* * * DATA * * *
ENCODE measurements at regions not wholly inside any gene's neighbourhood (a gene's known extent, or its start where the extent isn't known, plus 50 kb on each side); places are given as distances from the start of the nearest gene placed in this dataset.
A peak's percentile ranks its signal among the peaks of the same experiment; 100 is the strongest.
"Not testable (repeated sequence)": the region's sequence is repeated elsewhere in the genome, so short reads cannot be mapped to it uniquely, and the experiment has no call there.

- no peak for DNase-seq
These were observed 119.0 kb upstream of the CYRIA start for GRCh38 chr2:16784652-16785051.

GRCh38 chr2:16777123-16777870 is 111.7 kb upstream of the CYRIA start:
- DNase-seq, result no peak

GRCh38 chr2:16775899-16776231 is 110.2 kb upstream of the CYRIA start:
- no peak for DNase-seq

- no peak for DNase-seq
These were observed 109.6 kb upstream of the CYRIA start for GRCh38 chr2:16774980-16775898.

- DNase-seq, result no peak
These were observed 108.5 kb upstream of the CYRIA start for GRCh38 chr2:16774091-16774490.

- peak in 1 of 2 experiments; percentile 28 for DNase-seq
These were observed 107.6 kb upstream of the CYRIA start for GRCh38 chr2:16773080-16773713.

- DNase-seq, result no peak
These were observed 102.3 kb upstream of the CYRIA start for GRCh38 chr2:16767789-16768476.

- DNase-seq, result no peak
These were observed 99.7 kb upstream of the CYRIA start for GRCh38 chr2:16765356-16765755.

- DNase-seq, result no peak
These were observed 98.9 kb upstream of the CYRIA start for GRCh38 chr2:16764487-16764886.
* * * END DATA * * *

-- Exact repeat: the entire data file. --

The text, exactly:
ENCODE measurements at regions not wholly inside any gene's neighbourhood (a gene's known extent, or its start where the extent isn't known, plus 50 kb on each side); places are given as distances from the start of the nearest gene placed in this dataset.
A peak's percentile ranks its signal among the peaks of the same experiment; 100 is the strongest.
"Not testable (repeated sequence)": the region's sequence is repeated elsewhere in the genome, so short reads cannot be mapped to it uniquely, and the experiment has no call there.

- no peak for DNase-seq
These were observed 119.0 kb upstream of the CYRIA start for GRCh38 chr2:16784652-16785051.

GRCh38 chr2:16777123-16777870 is 111.7 kb upstream of the CYRIA start:
- DNase-seq, result no peak

GRCh38 chr2:16775899-16776231 is 110.2 kb upstream of the CYRIA start:
- no peak for DNase-seq

- no peak for DNase-seq
These were observed 109.6 kb upstream of the CYRIA start for GRCh38 chr2:16774980-16775898.

- DNase-seq, result no peak
These were observed 108.5 kb upstream of the CYRIA start for GRCh38 chr2:16774091-16774490.

- peak in 1 of 2 experiments; percentile 28 for DNase-seq
These were observed 107.6 kb upstream of the CYRIA start for GRCh38 chr2:16773080-16773713.

- DNase-seq, result no peak
These were observed 102.3 kb upstream of the CYRIA start for GRCh38 chr2:16767789-16768476.

- DNase-seq, result no peak
These were observed 99.7 kb upstream of the CYRIA start for GRCh38 chr2:16765356-16765755.

- DNase-seq, result no peak
These were observed 98.9 kb upstream of the CYRIA start for GRCh38 chr2:16764487-16764886.